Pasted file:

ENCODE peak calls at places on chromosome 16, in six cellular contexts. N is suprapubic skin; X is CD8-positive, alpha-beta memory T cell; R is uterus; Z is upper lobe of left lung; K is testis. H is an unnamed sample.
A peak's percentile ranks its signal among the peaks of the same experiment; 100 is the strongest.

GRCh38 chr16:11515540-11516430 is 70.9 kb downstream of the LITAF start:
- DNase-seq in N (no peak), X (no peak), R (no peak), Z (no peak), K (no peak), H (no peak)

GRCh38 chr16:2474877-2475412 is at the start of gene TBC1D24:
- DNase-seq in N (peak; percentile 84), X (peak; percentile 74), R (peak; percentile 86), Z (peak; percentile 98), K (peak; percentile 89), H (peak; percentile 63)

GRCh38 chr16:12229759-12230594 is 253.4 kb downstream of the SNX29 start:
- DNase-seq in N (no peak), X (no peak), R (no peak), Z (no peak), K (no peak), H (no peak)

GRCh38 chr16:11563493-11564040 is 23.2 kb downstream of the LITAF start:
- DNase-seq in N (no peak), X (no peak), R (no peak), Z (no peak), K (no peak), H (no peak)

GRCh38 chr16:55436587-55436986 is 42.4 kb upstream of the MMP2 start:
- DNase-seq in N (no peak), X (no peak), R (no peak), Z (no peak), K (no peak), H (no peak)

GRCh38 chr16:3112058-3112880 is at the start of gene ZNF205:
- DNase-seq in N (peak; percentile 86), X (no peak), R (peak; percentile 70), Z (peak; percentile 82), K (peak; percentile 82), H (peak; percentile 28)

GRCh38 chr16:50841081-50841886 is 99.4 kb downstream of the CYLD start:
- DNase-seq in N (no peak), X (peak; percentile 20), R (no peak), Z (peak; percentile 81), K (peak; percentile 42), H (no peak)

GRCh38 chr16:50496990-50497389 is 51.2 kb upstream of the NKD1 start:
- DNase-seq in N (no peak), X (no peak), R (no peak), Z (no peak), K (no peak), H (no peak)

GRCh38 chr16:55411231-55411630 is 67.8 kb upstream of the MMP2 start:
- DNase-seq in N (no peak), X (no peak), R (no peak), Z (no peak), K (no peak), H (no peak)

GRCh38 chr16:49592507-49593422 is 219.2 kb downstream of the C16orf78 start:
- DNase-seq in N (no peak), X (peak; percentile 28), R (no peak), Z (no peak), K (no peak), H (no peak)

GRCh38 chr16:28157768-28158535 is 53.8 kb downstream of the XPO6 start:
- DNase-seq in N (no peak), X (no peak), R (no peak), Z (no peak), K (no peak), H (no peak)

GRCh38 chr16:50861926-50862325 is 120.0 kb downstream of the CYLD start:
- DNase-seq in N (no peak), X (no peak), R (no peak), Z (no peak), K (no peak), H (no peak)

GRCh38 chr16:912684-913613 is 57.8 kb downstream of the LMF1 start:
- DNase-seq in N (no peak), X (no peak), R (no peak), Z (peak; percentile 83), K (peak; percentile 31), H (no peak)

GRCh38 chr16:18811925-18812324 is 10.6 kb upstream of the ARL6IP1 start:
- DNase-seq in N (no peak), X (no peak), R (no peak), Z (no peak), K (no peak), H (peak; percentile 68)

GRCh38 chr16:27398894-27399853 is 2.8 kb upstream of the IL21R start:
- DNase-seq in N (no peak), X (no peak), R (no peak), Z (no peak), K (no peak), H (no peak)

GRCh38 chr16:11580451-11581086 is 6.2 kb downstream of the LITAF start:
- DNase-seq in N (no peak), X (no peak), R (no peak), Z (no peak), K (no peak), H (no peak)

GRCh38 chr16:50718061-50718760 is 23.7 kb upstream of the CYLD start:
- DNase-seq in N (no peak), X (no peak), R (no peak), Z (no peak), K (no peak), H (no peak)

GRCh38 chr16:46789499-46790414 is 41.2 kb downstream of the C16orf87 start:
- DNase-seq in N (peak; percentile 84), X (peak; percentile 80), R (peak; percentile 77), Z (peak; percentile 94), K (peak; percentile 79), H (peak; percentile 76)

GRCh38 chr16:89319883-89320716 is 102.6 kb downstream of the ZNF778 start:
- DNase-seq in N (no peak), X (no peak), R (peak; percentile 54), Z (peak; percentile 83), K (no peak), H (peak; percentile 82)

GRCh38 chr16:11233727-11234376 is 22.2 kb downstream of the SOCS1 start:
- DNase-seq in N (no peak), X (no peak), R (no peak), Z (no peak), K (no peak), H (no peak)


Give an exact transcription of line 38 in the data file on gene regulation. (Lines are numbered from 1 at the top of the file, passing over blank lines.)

- DNase-seq in N (peak; percentile 84), X (peak; percentile 80), R (peak; percentile 77), Z (peak; percentile 94), K (peak; percentile 79), H (peak; percentile 76)